The aura that such provenance lends the instruments — onlookers crowd around Clapton’s famous Stratocaster “Blackie” like pilgrims around some splinter of the True Cross — simply underlines the degree to which rock ’n’ roll is embodied in live performance. If, for some, rock performance is exemplified in the various virtuosities of Clapton, Van Halen, and Tom Morello, the exhibition reminds us that it can also be about creative destruction. On display here is a guitar that Kurt Cobain broke up onstage in 1993 and a fragment of the Stratocaster that Jimi Hendrix iconically smashed and set afire at the 1967 Monterey Pop Festival. Pete Townshend was one of the prototypical guitar-smashers, for whom destroying the instrument became a calculated aesthetic move. He’s represented here by the lucite-encased fragments of a Gibson SG, which he smashed not in concert but for a Annie Leibovitz Rolling Stone photoshoot.
Early notices of the exhibition — including Sarah Rose Sharp’s here on Hyperallergic — drew attention to the paucity of female musicians represented. The organizers have compensated somewhat: Kim Gordon and her Ovation bass are on the cover of the catalogue, St. Vincent’s yellow guitar grabs one’s eyes in the very first gallery, Joan Jett is prominent among the players featured in the video room, and several other instruments played by women are on display.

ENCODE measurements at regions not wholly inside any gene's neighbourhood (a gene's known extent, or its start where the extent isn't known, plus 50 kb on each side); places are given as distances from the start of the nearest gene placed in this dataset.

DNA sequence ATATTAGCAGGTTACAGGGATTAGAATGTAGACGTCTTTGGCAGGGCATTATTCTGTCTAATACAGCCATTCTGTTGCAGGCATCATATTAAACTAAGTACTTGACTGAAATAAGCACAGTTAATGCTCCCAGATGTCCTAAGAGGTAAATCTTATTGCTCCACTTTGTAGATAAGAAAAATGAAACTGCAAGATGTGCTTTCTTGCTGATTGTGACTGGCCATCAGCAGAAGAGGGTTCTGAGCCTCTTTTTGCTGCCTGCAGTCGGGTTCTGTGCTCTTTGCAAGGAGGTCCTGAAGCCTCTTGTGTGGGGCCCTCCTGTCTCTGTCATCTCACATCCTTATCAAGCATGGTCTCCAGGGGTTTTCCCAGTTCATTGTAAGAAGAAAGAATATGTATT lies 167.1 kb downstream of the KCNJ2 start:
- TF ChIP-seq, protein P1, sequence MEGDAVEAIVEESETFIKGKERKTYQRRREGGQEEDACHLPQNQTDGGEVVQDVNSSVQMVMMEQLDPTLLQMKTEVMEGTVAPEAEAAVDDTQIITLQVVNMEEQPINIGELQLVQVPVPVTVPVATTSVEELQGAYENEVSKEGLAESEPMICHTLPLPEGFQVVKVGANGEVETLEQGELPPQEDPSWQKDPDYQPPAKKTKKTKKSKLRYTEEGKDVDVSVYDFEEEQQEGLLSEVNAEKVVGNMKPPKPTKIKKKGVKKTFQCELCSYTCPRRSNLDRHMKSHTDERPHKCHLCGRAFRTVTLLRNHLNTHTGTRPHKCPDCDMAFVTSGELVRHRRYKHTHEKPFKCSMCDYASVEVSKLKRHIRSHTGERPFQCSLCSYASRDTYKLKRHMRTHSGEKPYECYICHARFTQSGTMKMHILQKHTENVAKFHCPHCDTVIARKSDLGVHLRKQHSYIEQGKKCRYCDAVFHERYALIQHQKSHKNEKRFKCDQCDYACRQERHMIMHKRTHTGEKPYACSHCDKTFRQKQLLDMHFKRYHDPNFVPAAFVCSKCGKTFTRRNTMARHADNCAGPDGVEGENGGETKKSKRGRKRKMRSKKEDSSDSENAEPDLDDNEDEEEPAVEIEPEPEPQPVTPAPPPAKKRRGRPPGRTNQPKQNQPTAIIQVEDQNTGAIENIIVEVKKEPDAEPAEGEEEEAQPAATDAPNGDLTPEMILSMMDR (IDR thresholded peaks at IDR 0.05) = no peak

Nonetheless, the exhibition’s testosterone quotient remains distressingly high. The ambient soundtrack of rock classics, when I visited, had to compete with the constant chatter of earnest boomers mansplaining technical details to their female companions. The diehard gearheads (mostly male) were enthralled by the full-size touring rigs and explanatory videos from Van Halen, Morello, Page, and Keith Richards, but I couldn’t help wondering why we weren’t given a look at how Bonnie Raitt or Tina Weymouth laid out their equipment. Only in the last couple of decades has it become unexceptional to find women rock musicians in roles other than vocal. One wonders if rock music, saturated with sexuality as it has been since its beginnings, will ever be able entirely to extricate its instruments from a profoundly gendered symbolism. Not as long, I suppose, as boys continue slinging their guitars below the belt.
Play It Loud does its best to present rock as a still-living musical idiom, but the show’s emphasis falls heavily on the three decades of the 1960s through the 1980s. As with other recent exhibitions — the Met’s 2013 PUNK: Chaos to Couture, the 2013-2018 traveling David Bowie, and this year’s Too Fast to Live, Too Young to Die at the Museum of Art and Design — there’s an inescapable air of nostalgia about it all. Neil Young might have told us in 1979 that “Rock & roll will never die,” but I can’t help hearing Johnny Rotten’s 1977 refrain: “There’s no future for you.”
Play It Loud: Instruments of Rock & Roll continues at the Metropolitan Museum of Art (1000 Fifth Avenue, Manhattan) through October 1.